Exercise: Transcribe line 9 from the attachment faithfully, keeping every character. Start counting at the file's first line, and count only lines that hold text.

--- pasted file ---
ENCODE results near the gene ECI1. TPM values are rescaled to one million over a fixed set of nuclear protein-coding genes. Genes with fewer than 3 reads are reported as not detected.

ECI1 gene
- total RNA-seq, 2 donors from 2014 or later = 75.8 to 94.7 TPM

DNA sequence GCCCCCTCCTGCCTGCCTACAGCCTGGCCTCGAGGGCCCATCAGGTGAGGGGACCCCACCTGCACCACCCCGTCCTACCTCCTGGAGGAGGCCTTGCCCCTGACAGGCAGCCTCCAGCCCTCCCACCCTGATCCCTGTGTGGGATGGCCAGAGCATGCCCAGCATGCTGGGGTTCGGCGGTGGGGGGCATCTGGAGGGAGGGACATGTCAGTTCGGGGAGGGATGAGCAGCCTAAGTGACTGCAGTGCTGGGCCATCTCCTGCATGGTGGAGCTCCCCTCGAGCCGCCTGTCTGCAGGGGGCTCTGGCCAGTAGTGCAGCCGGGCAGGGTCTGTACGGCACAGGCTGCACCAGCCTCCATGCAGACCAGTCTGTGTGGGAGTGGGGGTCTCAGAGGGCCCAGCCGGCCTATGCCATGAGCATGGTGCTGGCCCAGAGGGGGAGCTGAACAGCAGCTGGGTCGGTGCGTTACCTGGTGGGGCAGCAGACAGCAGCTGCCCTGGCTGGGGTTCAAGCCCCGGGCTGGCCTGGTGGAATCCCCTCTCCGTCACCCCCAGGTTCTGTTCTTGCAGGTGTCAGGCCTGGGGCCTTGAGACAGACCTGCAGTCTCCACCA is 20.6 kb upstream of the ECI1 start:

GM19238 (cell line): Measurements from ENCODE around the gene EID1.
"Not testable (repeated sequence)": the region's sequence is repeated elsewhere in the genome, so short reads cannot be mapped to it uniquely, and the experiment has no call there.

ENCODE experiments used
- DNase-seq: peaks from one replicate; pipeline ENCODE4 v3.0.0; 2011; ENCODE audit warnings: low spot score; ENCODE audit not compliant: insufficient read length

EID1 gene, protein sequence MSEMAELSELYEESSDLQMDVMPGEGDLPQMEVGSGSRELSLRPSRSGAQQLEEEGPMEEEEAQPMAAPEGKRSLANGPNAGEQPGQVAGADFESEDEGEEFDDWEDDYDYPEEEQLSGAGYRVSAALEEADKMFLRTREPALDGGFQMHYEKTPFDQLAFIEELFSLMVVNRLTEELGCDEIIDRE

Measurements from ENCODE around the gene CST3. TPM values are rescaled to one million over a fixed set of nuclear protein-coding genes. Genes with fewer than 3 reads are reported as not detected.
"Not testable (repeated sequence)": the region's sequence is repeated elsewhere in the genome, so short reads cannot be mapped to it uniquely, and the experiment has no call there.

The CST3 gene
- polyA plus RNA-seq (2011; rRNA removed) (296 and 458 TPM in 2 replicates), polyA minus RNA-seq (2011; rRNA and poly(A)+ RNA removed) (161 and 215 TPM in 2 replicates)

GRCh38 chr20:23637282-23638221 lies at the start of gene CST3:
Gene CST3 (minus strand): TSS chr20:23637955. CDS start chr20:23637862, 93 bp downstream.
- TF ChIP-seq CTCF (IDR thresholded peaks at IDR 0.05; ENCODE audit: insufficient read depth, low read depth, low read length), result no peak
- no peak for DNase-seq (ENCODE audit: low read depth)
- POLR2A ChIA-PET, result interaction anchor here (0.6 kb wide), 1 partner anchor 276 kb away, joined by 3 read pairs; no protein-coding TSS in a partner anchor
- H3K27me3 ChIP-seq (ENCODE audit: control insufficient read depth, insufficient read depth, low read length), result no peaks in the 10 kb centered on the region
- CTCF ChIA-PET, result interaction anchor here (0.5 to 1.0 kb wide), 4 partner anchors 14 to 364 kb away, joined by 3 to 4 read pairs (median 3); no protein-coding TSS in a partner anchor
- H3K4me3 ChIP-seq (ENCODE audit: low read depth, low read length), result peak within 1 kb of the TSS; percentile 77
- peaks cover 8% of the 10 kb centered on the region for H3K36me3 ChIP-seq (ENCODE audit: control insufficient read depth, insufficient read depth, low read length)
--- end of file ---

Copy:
EID1 gene, protein sequence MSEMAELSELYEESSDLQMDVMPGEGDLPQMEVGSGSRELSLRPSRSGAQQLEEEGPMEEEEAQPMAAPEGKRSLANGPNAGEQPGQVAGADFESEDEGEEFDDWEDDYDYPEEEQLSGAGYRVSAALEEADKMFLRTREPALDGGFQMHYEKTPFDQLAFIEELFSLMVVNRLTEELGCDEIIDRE